James Purnell: I could have been Iain Duncan Smith

Former cabinet minister reveals that he proposed a universal credit to Gordon Brown.

There's quite a revelation from James Purnell in today's Times (£). He writes that he proposed a version of Iain Duncan Smith's "universal credit" to Gordon Brown and resigned after he was rebuffed.

Purnell writes:

Before I resigned from the cabinet, I proposed a similar plan to Mr Brown. But he was scared that there would be losers, and his refusal to give me any answer made me think that there was no point in staying inside the government to try to influence him.

It's now hard to find a mainstream politican or thinker who isn't in favour of the universal credit, at least in principle, and Purnell deepens the consensus. He describes the IDS plan as a "good reform" and observes (in a point obscured by George Osborne) that "we lose more money in mistakes than in fraud". As Duncan Smith is hailed by the left and the right as the most ambitious reformer since Beveridge, one can hear Purnell mutter: "I could have been a contender."

But he fails to ask the $64,000 question: is welfare reform possible at a time of high unemployment? The truth is that there are no jobs for many of the unemployed, nor will there be in the years to come. The number of long-term unemployed has more than doubled since 2008 to 797,000, while the number of vacancies has fallen to 467,000 – a jobs deficit of 330,000.

Yet, such objections aside, there's now remarkably little to choose between Labour and the Conservatives on welfare. The coalition's much-anticipated assault on universal (or "middle-class") benefits didn't materialise. Child benefit for higher earners was abolished (though the plan looks unenforceable), but the Winter Fuel Allowance, free bus passes and free TV licences were all retained in their present form.

It now seems that, against expectations, the key dividing lines of this parliament will not be over welfare reform.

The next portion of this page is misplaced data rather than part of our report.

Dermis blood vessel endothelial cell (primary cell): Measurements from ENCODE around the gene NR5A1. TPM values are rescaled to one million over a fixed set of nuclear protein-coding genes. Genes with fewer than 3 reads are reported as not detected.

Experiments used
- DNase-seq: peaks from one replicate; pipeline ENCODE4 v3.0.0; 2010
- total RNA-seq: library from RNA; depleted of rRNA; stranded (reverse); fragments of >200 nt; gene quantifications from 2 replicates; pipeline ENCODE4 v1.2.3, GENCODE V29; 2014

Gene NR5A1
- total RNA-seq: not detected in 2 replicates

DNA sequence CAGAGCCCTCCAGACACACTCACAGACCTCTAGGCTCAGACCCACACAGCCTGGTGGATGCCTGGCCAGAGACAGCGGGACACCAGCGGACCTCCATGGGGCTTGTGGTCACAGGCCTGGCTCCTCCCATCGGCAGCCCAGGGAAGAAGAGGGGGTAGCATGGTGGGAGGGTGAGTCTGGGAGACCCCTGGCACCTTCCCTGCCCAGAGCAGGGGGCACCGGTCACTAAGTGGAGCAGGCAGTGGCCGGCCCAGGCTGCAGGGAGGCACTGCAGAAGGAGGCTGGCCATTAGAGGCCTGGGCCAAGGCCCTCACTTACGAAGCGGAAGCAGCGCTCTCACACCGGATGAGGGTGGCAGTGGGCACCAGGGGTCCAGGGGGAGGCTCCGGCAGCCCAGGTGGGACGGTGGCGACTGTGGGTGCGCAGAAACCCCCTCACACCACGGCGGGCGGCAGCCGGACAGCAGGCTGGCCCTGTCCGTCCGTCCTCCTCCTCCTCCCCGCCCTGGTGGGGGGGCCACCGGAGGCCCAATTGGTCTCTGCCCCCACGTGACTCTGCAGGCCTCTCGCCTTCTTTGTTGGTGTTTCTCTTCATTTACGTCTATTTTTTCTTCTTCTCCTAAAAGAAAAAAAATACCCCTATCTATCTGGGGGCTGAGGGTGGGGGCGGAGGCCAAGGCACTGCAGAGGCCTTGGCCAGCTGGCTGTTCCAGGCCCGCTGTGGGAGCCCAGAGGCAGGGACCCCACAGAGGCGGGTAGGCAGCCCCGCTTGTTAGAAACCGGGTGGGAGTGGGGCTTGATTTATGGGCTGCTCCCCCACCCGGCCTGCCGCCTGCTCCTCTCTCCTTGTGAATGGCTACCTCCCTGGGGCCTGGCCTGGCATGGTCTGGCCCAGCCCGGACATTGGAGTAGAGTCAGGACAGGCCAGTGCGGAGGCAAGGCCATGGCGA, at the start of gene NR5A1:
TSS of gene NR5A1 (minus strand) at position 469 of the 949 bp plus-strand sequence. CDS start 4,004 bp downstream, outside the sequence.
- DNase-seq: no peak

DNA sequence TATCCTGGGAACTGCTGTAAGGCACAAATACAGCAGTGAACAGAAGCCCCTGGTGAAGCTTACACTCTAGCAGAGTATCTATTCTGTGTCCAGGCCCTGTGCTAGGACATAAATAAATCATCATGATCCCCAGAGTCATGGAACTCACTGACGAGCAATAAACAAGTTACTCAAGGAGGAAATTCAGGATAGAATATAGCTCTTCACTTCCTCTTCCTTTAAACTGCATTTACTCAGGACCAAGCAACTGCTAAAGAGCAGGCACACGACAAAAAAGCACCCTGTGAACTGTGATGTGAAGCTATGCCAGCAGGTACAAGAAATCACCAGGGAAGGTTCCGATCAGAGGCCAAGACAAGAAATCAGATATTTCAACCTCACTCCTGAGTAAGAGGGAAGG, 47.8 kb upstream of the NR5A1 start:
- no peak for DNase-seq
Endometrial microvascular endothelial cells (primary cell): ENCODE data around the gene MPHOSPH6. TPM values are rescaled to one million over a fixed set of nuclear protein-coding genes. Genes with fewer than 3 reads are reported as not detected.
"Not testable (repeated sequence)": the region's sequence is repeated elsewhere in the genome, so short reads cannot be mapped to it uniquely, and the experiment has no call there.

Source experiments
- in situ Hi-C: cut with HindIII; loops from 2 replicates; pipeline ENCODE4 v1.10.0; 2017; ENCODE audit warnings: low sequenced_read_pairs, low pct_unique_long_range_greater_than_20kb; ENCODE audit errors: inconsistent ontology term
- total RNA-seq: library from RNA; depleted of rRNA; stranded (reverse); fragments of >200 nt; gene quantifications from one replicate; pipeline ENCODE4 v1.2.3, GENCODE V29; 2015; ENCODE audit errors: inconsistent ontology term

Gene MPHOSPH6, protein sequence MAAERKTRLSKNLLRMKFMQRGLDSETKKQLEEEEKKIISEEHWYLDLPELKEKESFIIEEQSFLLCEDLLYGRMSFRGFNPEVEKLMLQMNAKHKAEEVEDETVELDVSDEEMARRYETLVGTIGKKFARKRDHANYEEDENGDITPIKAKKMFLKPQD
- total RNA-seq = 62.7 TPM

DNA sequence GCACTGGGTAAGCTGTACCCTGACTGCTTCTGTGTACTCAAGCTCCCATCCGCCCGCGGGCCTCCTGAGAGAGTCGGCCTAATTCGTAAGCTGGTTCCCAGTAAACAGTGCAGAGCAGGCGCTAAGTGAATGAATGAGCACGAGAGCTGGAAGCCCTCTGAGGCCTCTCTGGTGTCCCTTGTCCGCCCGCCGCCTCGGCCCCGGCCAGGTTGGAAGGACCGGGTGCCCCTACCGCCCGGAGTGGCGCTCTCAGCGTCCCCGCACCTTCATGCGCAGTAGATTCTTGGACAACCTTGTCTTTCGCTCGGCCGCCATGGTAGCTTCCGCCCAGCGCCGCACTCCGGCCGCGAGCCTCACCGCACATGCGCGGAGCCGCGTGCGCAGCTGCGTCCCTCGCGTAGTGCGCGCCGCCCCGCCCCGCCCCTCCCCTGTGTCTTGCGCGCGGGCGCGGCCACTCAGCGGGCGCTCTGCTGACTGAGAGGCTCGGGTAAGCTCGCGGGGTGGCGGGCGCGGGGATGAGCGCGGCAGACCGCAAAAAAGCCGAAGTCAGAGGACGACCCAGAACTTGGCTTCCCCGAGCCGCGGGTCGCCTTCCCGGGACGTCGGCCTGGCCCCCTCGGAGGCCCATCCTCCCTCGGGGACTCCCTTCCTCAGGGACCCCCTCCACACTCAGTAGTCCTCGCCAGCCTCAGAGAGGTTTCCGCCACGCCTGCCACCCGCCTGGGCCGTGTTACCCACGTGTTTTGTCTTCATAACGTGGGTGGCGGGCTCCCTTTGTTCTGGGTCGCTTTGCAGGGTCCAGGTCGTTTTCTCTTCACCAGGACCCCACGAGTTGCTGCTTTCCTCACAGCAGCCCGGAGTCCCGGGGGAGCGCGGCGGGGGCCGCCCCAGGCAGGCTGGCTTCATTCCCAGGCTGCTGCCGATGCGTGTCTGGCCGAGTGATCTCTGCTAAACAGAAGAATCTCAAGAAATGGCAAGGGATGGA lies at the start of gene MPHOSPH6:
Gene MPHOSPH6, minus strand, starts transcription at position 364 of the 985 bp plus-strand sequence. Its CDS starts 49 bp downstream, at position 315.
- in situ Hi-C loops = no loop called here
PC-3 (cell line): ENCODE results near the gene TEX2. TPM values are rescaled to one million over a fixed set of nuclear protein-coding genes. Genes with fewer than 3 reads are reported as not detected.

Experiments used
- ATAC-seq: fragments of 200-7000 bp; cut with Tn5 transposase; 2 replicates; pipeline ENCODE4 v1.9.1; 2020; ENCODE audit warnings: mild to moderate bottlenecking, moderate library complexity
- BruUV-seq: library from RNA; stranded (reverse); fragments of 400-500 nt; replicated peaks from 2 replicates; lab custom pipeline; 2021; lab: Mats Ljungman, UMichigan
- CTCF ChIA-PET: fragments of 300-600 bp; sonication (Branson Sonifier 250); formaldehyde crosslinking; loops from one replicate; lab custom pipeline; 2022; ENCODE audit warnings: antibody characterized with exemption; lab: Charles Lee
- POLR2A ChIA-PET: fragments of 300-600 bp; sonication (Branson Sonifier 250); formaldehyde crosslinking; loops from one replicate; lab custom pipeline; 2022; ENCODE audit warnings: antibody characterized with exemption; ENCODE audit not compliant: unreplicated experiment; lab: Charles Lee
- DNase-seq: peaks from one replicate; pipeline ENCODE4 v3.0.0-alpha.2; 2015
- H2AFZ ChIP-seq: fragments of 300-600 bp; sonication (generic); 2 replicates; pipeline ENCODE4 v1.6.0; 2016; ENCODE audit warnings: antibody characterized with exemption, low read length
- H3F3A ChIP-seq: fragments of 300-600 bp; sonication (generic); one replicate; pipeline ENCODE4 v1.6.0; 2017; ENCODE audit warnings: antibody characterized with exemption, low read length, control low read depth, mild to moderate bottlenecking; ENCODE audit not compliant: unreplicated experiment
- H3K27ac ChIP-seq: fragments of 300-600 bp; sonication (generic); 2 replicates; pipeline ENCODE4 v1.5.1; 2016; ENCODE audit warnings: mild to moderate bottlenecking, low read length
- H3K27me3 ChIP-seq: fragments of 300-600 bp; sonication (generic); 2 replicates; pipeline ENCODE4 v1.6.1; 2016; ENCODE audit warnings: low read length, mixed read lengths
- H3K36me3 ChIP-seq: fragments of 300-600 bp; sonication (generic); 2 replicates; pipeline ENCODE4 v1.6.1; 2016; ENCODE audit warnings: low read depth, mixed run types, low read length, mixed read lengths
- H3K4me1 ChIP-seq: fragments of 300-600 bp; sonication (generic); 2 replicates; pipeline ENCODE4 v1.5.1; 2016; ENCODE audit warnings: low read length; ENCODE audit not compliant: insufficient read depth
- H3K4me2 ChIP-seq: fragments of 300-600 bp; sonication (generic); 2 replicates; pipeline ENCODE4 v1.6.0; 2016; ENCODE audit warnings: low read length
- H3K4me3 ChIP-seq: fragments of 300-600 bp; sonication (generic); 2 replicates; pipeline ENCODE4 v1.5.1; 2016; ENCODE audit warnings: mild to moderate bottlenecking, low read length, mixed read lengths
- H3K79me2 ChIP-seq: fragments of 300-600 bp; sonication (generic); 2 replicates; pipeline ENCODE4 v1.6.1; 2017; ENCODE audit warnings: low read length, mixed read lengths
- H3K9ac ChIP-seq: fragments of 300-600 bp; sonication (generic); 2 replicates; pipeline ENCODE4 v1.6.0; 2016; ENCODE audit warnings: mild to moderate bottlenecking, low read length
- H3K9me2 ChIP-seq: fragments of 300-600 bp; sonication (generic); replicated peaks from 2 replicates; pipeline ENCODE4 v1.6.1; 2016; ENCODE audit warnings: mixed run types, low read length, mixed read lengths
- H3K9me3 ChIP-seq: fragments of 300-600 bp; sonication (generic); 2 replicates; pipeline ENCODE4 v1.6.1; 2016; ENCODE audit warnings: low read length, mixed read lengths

George Eaton is political editor of the New Statesman.

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Jeremy Corbyn's Labour conference speech shows how he's grown

The leader's confident address will have impressed even his fiercest foes. 

It is not just Jeremy Corbyn’s mandate that has been improved by his re-election. The Labour leader’s conference speech was, by some distance, the best he has delivered. He spoke with far greater confidence, clarity and energy than previously. From its self-deprecating opening onwards ("Virgin Trains assure me there are 800 empty seats") we saw a leader improved in almost every respect. 

Even Corbyn’s firecest foes will have found less to take issue with than they may have anticipated. He avoided picking a fight on Trident (unlike last year), delivered his most forceful condemnation of anti-Semitism (“an evil”) and, with the exception of the Iraq war, avoided attacks on New Labour’s record. The video which preceded his arrival, and highlighted achievements from the Blair-Brown years, was another olive branch. But deselection, which Corbyn again refused to denounce, will remain a running sore (MPs alleged that Hillsborough campaigner Sheila Coleman, who introduced Corbyn, is seeking to deselect Louise Ellman and backed the rival TUSC last May).

Corbyn is frequently charged with lacking policies. But his lengthy address contained several new ones: the removal of the cap on council borrowing (allowing an extra 60,000 houses to be built), a ban on arms sales to abusive regimes and an arts pupil premium in every primary school.

On policy, Corbyn frequently resembles Ed Miliband in his more radical moments, unrestrained by Ed Balls and other shadow cabinet members. He promised £500bn of infrastructure investment (spread over a decade with £150bn from the private sector), “a real living wage”, the renationalisation of the railways, rent controls and a ban on zero-hours contracts.

Labour’s greatest divisions are not over policy but rules, strategy and culture. Corbyn’s opponents will charge him with doing far too little to appeal to the unconverted - Conservative voters most of all. But he spoke with greater conviction than before of preparing for a general election (acknowledging that Labour faced an arithmetical “mountain”) and successfully delivered the attack lines he has often shunned.

“Even Theresa May gets it, that people want change,” he said. “That’s why she stood on the steps of Downing Street and talked about the inequalities and burning injustices in today’s Britain. She promised a country: ‘that works not for a privileged few but for every one of us’. But even if she manages to talk the talk, she can’t walk the walk. This isn’t a new government, it’s David Cameron’s government repackaged with progressive slogans but with a new harsh right-wing edge, taking the country backwards and dithering before the historic challenges of Brexit.”

After a second landslide victory, Corbyn is, for now, unassailable. Many MPs, having voted no confidence in him, will never serve on the frontbench. But an increasing number, recognising Corbyn’s immovability, speak once again of seeking to “make it work”. For all the ructions of this summer, Corbyn’s speech will have helped to persuade them that they can.

George Eaton is political editor of the New Statesman.